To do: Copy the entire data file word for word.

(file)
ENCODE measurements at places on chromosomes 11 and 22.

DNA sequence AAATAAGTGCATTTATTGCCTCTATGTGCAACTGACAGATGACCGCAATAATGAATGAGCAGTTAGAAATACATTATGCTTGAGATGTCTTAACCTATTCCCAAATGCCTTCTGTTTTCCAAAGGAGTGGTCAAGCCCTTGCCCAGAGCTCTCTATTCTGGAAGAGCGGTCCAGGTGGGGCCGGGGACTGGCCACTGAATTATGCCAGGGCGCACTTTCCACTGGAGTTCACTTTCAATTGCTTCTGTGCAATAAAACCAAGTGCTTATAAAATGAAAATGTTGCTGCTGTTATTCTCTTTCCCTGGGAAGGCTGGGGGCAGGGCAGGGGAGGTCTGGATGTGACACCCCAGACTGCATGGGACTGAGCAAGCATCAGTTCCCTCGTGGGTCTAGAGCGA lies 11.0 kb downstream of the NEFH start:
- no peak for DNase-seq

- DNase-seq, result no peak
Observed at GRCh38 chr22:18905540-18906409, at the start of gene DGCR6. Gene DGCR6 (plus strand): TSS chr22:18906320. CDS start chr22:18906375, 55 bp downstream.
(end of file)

ENCODE measurements at places on chromosomes 11 and 22.

DNA sequence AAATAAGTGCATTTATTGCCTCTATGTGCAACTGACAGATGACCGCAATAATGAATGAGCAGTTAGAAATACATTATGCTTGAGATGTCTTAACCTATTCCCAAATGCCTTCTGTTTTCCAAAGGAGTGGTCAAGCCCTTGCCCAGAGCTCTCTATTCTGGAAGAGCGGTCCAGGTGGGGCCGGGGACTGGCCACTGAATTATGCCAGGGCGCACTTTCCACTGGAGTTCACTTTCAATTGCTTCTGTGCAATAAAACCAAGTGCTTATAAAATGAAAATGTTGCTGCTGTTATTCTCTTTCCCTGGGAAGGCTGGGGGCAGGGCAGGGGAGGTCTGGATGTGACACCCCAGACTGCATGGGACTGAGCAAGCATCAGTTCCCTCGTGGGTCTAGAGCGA lies 11.0 kb downstream of the NEFH start:
- no peak for DNase-seq

- DNase-seq, result no peak
Observed at GRCh38 chr22:18905540-18906409, at the start of gene DGCR6. Gene DGCR6 (plus strand): TSS chr22:18906320. CDS start chr22:18906375, 55 bp downstream.